National Center for Research on Teacher Learning

About the NCRTL

     The name of the National Center for Research on Teacher Learning (NCRTL) reflected its innovative vision and the focus of its research. Originally called the National Center for Research on Teacher Education, the NCRTL was founded at Michigan State University's College of Education in 1985 with a grant from the Office of Education Research and Improvement, U.S. Department of Education. The center was renamed in 1991 to reflect its new emphasis on teacher learning and the center's desire to provide leadership in defining this new area of research. Outside support for the center's work ended in 1995. Those associated witht the center extended the work begun in the center in a wide range of other projects, supported by the College of Education and by sources outside MSU>

     In its first five years, the center examined various approaches to teacher education-including preservice, inservice, alternative route, and induction programs-to further knowledge and understanding of the purpose of teacher education, the character and quality of teacher education, and the role of teacher education in teacher learning. This longitudinal research, known as the Teacher Education and Learning to Teach (TELT) Study, formed the foundation for many of the NCRTL projects.

Why Teacher Learning?

     For centuries, educators assumed that learning consisted of rote memorization of new knowledge: students listened to lectures and read books, their progress measured by their ability to recite what they had heard and read. Research in the past 20 years, however, clearly shows that understanding occurs only when learners actively think about or try out new ideas in light of their prior knowledge. This shift in understanding how learning occurs marks an important new direction for teacher learning. The NCRTL extended its findings about learning from students-as-learners to teachers-as-learners in order to understand how teachers learn to teach.

Four Essential Elements
     In conducting its research on teacher learning, the NCRTL addressed four major concerns within education:

     1. Responding to public expectations for schools--Researchers concentrated on how teachers can learn to teach in more powerful and demanding ways.
     2. Constructing a theory of the teacher as a learner--The
NCRTL investigated how teachers can transform the understandings they bring with them into better ways of understanding teaching.
     3. Incorporating a theory of the teacher's task of connecting subject matter to diverse learners--Researchers asked what teachers need to learn about subject matter and learners, and how teachers learn about both.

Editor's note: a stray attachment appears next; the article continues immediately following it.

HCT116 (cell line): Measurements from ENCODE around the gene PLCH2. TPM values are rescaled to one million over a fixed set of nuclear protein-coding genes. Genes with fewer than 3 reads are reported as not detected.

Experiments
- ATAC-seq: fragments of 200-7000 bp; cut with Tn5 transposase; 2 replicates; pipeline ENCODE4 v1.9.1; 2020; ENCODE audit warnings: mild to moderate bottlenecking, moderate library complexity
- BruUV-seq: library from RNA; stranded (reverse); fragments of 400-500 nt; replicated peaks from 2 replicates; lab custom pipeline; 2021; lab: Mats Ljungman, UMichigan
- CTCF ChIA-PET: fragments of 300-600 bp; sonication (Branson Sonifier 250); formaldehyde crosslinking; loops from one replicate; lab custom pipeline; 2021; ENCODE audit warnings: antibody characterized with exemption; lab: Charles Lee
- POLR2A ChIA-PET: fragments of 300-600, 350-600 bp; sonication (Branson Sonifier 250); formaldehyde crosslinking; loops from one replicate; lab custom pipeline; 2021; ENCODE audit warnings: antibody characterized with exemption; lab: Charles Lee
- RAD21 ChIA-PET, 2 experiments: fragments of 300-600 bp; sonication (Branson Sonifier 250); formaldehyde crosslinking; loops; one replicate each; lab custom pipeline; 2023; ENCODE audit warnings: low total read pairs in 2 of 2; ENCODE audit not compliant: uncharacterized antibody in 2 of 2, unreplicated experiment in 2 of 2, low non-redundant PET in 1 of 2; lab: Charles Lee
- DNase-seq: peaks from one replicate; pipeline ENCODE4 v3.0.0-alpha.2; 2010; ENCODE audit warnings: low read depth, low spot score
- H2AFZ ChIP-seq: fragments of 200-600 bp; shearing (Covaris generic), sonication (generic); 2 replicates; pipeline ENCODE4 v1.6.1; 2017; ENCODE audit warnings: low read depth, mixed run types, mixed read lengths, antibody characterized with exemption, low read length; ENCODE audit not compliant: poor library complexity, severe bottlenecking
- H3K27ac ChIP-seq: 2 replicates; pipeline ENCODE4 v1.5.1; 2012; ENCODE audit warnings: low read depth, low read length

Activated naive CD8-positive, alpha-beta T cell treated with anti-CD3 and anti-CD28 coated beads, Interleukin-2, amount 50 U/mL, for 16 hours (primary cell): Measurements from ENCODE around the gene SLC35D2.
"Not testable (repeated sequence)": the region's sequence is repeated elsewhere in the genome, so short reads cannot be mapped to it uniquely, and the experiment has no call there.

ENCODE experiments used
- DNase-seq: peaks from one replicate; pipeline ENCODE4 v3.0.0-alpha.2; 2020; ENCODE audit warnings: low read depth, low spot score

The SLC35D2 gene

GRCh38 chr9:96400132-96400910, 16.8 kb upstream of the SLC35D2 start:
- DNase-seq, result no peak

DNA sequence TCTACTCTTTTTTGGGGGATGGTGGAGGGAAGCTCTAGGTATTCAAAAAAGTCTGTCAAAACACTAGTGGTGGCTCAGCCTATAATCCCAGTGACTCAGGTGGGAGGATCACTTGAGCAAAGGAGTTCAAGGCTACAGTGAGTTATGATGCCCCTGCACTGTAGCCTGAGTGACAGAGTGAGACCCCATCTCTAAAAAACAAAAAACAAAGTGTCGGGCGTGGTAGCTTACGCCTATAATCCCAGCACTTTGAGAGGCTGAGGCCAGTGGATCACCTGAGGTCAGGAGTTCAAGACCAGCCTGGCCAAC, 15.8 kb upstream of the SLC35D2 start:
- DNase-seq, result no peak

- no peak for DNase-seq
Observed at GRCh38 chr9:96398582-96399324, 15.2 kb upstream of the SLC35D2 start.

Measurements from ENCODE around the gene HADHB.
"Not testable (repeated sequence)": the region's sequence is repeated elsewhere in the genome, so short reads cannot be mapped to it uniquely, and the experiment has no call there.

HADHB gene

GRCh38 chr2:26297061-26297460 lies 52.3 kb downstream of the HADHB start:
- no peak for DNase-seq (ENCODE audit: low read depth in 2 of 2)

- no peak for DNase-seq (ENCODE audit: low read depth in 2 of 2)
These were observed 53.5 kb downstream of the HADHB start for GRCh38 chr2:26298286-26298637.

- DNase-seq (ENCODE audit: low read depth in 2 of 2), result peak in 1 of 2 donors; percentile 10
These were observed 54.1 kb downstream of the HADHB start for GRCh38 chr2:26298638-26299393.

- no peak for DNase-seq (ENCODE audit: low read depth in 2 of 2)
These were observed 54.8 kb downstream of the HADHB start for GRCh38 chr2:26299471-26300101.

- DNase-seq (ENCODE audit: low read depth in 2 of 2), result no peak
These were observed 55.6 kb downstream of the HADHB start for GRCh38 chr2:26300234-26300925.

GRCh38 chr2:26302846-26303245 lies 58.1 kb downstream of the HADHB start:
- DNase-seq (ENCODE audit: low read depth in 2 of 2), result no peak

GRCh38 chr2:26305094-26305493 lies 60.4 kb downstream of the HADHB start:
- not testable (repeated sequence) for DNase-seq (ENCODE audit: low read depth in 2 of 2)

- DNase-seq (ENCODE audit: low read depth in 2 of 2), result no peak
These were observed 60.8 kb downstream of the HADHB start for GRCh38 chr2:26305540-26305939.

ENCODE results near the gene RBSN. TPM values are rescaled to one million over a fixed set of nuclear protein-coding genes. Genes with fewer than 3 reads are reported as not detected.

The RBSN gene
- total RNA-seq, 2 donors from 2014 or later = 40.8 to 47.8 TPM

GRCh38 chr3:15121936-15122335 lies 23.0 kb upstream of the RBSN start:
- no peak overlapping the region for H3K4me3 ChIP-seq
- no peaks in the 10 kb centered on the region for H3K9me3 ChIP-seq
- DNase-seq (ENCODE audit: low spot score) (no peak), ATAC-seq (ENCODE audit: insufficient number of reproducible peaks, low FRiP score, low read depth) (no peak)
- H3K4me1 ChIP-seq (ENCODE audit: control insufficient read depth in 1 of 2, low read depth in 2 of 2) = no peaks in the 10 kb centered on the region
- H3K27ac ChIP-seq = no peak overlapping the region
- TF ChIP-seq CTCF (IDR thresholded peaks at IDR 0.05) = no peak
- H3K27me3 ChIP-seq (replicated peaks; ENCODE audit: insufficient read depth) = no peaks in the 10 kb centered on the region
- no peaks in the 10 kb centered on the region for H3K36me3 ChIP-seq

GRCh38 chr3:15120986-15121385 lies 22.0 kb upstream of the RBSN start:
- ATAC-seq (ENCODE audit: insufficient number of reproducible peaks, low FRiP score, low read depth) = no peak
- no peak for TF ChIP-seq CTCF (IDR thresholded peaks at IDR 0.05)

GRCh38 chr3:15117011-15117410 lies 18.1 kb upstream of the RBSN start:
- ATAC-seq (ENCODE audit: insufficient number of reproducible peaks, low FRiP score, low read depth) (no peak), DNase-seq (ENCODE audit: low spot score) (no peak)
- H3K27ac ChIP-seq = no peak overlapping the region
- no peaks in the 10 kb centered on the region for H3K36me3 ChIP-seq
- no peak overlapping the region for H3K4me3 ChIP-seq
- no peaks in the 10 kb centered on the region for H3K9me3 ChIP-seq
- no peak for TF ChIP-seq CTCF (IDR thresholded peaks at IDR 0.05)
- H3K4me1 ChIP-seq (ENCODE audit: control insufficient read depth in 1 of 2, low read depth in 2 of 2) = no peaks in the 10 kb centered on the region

4. Balancing the unique features of teaching practice--Researchers examined how teachers learn to carry out both the intellectual and logistical aspects of managing ambiguous, dynamic, and complex learning environments.

An Agenda for Research on Learning to Teach

     Why is it so difficult to learn to teach challenging academic content to diverse learners? Three hypotheses guided NCRTL research.
     First, teachers need to rethink their assumptions about teaching and learning. Teachers' beliefs about learning are often limited by their own experiences with conventional teaching practices. For teachers to change these resilient beliefs, they must be introduced to better ideas and provoked to question their own experiences and the beliefs that are founded in those experiences.
     Second, teachers need to enhance their subject matter knowledge and learn about diversity in its cultural and community contexts. To enhance their subject matter knowledge, teachers need to encounter substantive ideas within and about their disciplines and to engage in learning tasks that help them connect new ideas to previously held ideas. Over time, this process enables teachers to understand their subjects in a broader and deeper context, thus enhancing their ability to present subject matter in ways that enable diverse learners to connect with subject matter knowledge.
     Third, teachers must learn to reason about their work in the process of doing it. Teacher learning occurs best when teachers have the opportunity to reflect on their practice-to see the links among relevant subject concepts, criteria of practice, the classroom setting, their students, and their own behavior. However, providing such opportunities requires that teachers balance the demands of learning new practice and the demands of the classroom situation.

     All three tasks are essential in learning to teach and must be completed at the same time to be effective. When teachers change their beliefs about learning and teaching, they recreate their role in helping students learn. When teachers have a thorough understanding of the subjects they teach, they are able to choose worthwhile learning activities for students. And when teachers hone their reasoning skills about the practice of teaching, they can make the sophisticated decisions needed to manage complex learning activities.

     By examining the conditions that are conducive to each of these aspects of teacher learning and then describing the kind of teaching that results from them, NCRTL research linked teacher learning directly to the goals of educational reform: more rigorous teaching and learning.

NCRTL Projects